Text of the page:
Assembly Bill #7303-A / Catherine Nolan
Assembly Bill 7303-A amends Chapter 56 of the Laws of 2015, amending Education Law by:
- Extending the date by which the State Board of Regents must promulgate regulations for an annual professional performance review (APPR) system under Section 3012-d;
- Delinking increased state aid from the implementation of the Section 3012-d APPR;
- Providing that school districts must submit documentation by November 15, 2016, showing that the district has fully implemented APPR;
- Requiring the release of a significant portion of test questions and correct responses;
- Requiring that student characteristic be considered in the development of state-provided growth scores;
- Revising the subcomponents of the teacher observation category;
- Including “other [approved] locally selected measures of student achievement” in the second optional supplemental assessment for APPR; and
- Requiring that the commissioner establish a content review committee for all standardized test items in state assessments for grades three through eight.
- The bill also provides $8.4 million to SED to help eliminate stand-alone field tests.
SAANYS Supports this legislation for the following reasons as it does address several of the immediate concerns regarding Section 3012-d:
- The timeline set for the New York State Board of Regents and the State Education Department to promulgate regulations for the implementation of a new APPR system under Section 3012-d would be extended from June 30, 2015 to November 17, 2015. At the April and May meetings of the Board of Regents, Board members repeatedly expressed upset in regard to the inadequate time allotted to promulgate regulations in a thoughtful and transparent manner. SAANYS agrees that the timeline is too short, and strongly supports an extension to November 17, 2015.
- The extension of the deadline to November 15, 2016 for school districts and BOCES to implement the Section 3012-d APPR system is entirely appropriate in allowing for sufficient time to re-negotiate teacher collective bargaining agreements, to re-negotiate administrator collective bargaining agreements, to develop and implement new policies and procedures, to conduct necessary professional development in regard to the new system, and to submit a new APPR plan to the State Education Department for review and approval. The extended time frame will promote the more thoughtful and effective establishment of new APPR procedures. Moreover, there is no need to condition the receipt of additional state aid on the implementation of the new APPR system. Such conditions, if implemented, only hurt students.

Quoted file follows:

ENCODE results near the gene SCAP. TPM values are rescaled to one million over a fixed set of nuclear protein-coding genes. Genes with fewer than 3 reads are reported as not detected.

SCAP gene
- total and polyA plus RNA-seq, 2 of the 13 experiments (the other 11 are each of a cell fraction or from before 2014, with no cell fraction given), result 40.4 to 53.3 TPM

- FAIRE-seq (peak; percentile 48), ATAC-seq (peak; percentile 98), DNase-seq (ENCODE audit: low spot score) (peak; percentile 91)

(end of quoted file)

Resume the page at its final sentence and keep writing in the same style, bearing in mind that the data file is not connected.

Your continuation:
- Teachers and school leaders use test results to revise instruction and to target resources and support to teachers and to students. Releasing a “significant” amount of test questions and corresponding correct answers during the current school year (by June 1) will promote program planning and better position schools, classes, and students for success upon school opening in September.
- It is essential and right that student characteristics, such as disability status, be considered in the development of state-provided growth scores. However, it is also recommended that the manner/method by which such characteristics are considered should also be examined and revised if appropriate. The department’s current methodology is not transparent, and is felt to be flawed for teachers, and even more flawed for principals.
- Making the subcomponent two, impartial independent trained evaluator, optional for school districts and BOCES will remove an unfunded mandate and an additional administrative burden. To mandate the assignment of independent evaluators also weakens the ability of a teacher’s instructional leader – the principal – to evaluate and guide a teacher’s growth based on what the principal knows of the needs of his/her students. However, discretionary implementation of this procedure by school districts and BOCES could serve as a pilot program for determining the efficacy of such an approach.
- Establishing a content review committee for the state assessments administered in grades three through eight is directly responsive to the strong concerns raised by parents and educators since the implementation of the common core-aligned assessments. The establishment of the committee will demonstrate that state leaders are listening, and the committee’s actions may be effective in reversing the growing incidence of students opting-out of such tests.
For more information, please contact James Viola, director of government relations, by telephoning